Molecule FAQs:

Q: Is a molecule an electrically neutral group of two or more atoms held together by chemical bonds?

A: Yes.

Q: Is a molecule the two important factors that determine its properties?

A: Yes, and particularly its reactivity.

Q: Are molecules far too small to be seen with the naked eye?

A: Yes, but there are exceptions.

Q: Is a molecule often used less strictly?

A: Yes, and also being applied to polyatomic ions.

Q: Are molecules held together by either covalent bonding or ionic bonding?

A: Yes.

Q: Is a molecule often used for any gaseous particle regardless of its composition?

A: Yes.

Q: Are molecules the hydrogen molecule-ion?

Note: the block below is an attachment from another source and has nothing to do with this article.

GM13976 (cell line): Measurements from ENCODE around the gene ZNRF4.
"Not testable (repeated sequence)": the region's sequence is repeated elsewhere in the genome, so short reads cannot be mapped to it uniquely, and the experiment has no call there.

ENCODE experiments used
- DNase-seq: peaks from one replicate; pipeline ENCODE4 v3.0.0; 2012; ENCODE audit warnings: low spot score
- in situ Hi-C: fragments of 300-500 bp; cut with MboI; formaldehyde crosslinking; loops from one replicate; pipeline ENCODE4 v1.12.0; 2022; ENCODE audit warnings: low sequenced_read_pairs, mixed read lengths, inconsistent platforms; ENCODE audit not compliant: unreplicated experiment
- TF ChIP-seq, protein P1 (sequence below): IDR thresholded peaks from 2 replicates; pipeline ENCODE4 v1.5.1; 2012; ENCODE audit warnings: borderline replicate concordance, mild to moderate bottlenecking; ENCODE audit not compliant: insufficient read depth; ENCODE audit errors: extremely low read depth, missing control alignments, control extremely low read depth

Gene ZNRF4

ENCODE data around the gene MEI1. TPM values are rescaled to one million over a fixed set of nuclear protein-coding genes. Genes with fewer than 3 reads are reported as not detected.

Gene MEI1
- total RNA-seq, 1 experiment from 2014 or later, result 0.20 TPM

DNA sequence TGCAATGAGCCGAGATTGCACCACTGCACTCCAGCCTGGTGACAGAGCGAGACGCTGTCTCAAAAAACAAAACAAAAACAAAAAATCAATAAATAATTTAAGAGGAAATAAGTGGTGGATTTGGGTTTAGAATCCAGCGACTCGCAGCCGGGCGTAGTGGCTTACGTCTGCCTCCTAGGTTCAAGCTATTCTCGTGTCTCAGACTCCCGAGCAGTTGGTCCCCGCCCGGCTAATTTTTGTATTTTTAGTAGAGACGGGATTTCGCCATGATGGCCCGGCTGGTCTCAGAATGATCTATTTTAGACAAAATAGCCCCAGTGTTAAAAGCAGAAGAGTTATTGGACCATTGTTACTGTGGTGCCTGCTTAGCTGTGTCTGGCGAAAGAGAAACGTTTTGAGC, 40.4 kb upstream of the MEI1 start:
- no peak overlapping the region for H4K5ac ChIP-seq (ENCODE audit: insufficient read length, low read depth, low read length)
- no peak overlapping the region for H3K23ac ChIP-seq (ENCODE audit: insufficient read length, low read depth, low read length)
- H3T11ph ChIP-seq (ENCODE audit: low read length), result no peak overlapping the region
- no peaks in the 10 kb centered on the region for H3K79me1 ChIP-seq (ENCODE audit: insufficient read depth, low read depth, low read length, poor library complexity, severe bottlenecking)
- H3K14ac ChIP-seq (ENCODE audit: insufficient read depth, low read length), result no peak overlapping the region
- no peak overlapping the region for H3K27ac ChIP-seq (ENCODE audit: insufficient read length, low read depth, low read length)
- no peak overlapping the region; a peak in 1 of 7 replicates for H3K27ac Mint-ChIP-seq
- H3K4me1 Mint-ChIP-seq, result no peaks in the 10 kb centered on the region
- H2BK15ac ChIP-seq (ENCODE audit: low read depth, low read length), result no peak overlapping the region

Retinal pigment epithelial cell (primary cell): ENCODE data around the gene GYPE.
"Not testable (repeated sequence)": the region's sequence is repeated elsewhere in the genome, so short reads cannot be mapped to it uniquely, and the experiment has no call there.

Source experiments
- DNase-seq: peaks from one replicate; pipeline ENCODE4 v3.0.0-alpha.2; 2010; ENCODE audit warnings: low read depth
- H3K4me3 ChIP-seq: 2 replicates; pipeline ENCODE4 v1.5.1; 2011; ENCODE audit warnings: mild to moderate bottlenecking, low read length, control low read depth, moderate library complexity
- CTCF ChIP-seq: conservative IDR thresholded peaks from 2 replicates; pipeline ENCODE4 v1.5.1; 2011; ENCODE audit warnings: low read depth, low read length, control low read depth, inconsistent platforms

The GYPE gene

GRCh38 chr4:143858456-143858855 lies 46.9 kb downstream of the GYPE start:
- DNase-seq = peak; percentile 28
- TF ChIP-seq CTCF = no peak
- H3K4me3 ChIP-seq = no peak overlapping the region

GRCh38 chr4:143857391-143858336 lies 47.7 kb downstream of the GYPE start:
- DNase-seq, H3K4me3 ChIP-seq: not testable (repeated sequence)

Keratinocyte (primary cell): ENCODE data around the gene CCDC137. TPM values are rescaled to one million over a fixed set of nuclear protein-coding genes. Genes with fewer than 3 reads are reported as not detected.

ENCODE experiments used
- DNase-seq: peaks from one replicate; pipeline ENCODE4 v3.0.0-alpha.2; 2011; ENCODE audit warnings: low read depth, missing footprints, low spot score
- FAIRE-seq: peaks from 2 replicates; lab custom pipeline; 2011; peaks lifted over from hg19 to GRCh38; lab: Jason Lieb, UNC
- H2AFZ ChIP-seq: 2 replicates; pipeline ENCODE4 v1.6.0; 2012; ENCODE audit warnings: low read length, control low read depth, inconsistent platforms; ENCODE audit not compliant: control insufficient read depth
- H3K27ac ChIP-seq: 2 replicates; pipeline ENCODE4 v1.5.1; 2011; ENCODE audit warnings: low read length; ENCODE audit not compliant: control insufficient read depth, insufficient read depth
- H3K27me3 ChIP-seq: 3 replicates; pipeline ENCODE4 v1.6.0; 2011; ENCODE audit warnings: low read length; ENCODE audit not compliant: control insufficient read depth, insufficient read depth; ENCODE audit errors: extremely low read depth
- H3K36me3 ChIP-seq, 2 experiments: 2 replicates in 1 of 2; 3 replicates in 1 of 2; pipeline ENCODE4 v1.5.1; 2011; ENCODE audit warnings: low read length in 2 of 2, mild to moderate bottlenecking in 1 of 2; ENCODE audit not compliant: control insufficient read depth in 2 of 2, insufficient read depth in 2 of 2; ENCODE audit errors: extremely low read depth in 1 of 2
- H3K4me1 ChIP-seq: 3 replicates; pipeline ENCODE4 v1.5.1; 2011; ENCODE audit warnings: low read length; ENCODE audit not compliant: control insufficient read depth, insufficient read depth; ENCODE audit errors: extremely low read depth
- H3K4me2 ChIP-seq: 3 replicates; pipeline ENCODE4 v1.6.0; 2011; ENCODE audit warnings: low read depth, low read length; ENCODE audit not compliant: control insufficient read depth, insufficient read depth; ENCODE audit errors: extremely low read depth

A: Yes, and H2+, and the simplest of all the chemical bonds is the one-electron bond.

Q: Are molecules called molecular chemistry or molecular physics?

A: Yes, and depending on whether the focus is on chemistry or physics.

Q: Are molecules macromolecules or supermolecules?

A: Yes.

Q: Is a molecule not a fundamental entity?

A: Yes, rather, the concept of a molecule is the chemist's way of making a useful statement about the strengths of atomic-scale interactions in the world that we observe.

Q: Is a molecule inherently an operational definition?

A: Yes.

Q: Are molecules distinguished from ions by their lack of electrical charge?

A: Yes.

Q: Is a molecule used for very reactive species?

A: Yes, and i.e., short-lived assemblies of electrons and nuclei, such as radicals, molecular ions, Rydberg molecules, transition states, van der Waals complexes, or systems of colliding atoms as in Bose–Einstein condensate.